Big 12 Campus Correspondent
Doctor Ryan Tannehill. Or Texas A&M's starting senior quarterback Ryan Tannehill. To some it may sound like a scenario of what doesn't fit; a game of picking the right credentials for this Big Spring, Texas native.
The titles are, however, interchangeable to him. Having walked the stage last May, Tannehill graduated from A&M with a bachelor's degree in biology.
"I always wanted to be a doctor," Tannehill said. "The idea of being able to help someone was always appealing to me and I want to go on to medical school. I like medicine and helping people get better and I never want to completely give up on that, but if I can continue playing at the next level, that will get put on the backburner."
While Tannehill has aspirations to become a doctor, he also has another passion in his life. Football. It is this career choice that has left his name on everyone's lips. Along with his teammates, Tannehill has effectively revived A&M's football program.
After playing quarterback throughout his high school days and redshirting his freshman year, he became a receiver after fall camp in 2008. Tannehill adjusted to the change easily and went on to tally 844 yards on 55 catches, both A&M freshman records. His athleticism did not go unnoticed as his teammates dubbed him A&M's offensive MVP.
Continuing as a wide receiver in 2009, Tannehill played in all 13 games. He had four catches for a team-high 40 yards and a touchdown in a victory over Baylor, as well as two receptions for 35 yards against Georgia in the Independence Bowl.
"Playing receiver was fun and was way better than standing on the sidelines, but always in the back of my mind I had it that I wanted to be quarterback," Tannehill said. "I never gave up on the goal. It was frustrating at times, not being in the position that you wanted to play, but at the time it was better for the team."
At last during his junior year, Tannehill got the position he had his eyes set on for so long. He won the quarterback job midseason and started the final six games of 2010.
"When I came here, my goal was to be quarterback and I took a long route to get here," he said. "I played receiver for a few years and then started playing quarterback. From day one, I have always thought of myself as a quarterback and wanted to be quarterback so finally being able to reach that and be doing it feels good."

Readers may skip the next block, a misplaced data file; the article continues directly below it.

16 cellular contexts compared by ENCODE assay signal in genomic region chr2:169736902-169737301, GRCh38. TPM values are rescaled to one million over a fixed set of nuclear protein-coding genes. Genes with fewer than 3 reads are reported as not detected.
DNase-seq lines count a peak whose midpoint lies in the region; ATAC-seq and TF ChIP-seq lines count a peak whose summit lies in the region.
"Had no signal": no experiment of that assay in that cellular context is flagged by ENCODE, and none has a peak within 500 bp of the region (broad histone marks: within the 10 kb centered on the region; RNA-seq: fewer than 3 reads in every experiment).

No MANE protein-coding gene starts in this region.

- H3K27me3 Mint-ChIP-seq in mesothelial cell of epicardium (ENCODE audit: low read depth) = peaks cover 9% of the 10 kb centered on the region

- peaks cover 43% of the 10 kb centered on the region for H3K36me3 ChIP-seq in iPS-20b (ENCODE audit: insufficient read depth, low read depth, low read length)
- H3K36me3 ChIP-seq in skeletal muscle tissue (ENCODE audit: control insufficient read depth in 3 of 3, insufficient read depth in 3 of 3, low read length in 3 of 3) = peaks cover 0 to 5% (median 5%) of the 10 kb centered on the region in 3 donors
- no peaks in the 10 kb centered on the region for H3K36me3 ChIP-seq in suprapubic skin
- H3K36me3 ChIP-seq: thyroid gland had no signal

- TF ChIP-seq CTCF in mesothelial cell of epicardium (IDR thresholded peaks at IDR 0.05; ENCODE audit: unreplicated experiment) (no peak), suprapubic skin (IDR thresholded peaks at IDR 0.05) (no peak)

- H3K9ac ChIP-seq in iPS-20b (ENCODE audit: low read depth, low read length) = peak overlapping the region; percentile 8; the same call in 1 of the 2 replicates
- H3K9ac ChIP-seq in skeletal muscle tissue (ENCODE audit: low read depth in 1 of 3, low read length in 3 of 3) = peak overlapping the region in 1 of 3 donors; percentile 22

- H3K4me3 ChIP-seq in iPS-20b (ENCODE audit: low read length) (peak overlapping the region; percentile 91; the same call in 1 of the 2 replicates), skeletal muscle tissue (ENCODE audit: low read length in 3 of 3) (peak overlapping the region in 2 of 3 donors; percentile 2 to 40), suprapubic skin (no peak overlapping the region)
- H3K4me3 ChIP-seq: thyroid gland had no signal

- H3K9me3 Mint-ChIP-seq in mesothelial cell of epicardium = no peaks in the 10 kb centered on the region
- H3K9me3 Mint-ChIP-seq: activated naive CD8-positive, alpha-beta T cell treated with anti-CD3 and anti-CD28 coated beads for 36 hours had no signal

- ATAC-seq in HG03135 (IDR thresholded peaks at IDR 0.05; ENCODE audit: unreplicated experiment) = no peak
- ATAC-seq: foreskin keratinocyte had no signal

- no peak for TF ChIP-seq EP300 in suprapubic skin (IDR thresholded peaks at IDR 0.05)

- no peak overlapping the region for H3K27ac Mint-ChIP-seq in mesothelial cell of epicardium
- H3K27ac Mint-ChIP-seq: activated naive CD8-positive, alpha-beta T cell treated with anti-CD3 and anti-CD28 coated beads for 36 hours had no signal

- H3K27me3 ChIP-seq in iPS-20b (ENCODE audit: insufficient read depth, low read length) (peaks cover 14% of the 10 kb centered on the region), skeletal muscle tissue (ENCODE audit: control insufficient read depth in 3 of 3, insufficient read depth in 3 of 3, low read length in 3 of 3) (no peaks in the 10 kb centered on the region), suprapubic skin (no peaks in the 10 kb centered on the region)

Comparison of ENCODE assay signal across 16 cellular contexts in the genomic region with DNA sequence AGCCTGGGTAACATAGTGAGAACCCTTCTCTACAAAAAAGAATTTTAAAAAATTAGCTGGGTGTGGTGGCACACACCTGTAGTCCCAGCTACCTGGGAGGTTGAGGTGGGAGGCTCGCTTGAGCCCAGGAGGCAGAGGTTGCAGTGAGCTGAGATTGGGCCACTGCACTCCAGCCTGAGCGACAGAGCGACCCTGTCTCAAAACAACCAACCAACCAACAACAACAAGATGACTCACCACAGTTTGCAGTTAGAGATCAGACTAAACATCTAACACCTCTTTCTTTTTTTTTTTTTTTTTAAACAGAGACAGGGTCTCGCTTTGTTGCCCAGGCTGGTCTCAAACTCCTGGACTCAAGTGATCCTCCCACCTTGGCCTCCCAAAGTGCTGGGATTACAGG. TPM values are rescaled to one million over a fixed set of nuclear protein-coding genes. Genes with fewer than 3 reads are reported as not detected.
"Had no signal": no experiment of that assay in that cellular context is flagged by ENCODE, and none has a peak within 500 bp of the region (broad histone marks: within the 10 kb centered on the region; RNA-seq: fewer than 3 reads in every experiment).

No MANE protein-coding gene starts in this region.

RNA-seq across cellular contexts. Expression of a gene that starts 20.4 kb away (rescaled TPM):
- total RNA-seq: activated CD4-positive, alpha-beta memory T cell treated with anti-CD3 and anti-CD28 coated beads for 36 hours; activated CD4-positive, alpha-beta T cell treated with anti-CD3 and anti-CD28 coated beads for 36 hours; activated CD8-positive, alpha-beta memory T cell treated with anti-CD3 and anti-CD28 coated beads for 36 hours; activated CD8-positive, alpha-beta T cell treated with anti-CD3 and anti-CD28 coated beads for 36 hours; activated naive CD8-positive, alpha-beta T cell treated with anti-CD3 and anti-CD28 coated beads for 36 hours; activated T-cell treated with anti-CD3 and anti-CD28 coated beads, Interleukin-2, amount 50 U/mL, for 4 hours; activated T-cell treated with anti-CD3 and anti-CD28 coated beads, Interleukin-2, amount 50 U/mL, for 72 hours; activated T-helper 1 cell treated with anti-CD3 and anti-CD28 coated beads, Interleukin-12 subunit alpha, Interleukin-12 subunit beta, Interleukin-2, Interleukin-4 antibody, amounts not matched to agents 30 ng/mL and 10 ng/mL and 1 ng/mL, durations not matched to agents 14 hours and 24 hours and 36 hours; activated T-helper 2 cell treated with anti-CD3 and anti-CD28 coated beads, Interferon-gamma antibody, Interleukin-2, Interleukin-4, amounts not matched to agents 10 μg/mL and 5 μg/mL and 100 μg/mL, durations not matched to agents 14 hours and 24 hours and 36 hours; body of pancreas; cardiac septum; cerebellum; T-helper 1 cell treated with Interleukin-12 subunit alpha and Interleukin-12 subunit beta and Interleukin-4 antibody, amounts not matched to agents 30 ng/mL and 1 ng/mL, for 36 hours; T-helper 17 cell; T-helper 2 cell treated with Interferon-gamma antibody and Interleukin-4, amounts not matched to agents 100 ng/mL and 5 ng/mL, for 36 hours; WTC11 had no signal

He flourished in his new role completing 152 of 234 passes for 1,638 yards and 13 touchdowns. He surpassed the completion percentage record at A&M by posting a 65.0 completion percentage.
He earned All-Big 12 honorable mention honors at quarterback on the coaches All-Big 12 team, while maintaining a 3.60 GPA in Biology. The accomplishments in the classroom earned him a spot on the ESPN Academic All-District team and the Academic All-Big 12 football team.
"I hope my teammates perceive me as a leader and I hope they like me," Tannehill said. "I like to keep things loose in the locker room. If they truly believe in you and like you as a person, they are going to follow you a lot better on the field."
In the midst of his senior season at A&M, Tannehill has made the preseason list for several national awards including the Davey O'Brien Award, Allstate AFCA Good Works Team, the Manning Award, the Maxwell Award, the Pony Express Award and College Football Performance Awards. He is the only player in the NCAA FBS history with a 400-yard passing game and a 200-yard receiving game.
Even though he has gotten a lot of national attention, Tannehill has managed to stay humble about his accomplishments during his time at A&M.
"There is so much that is God-given ability," he said. "You can't say you work for everything; God gave you a lot of what you have but at the same time you have to be able to work and push to get the most out of it."
Whether it is medical school or the NFL that is in Tannehill's future, he hopes to leave some things behind after he dons the maroon and white for the last time.
"I hope we changed the culture here," Tannehill said. "When I came in, (Mike) Sherman came in after my redshirt year and we went through a couple tough years where we weren't winning games and the culture has really changed since then. There is now a winning attitude and we expect to win. I hope that when this class leaves, we can leave behind that legacy, that we changed the culture here and brought A&M back to a winning tradition. I think we are heading the right direction, we just have to finish the season off."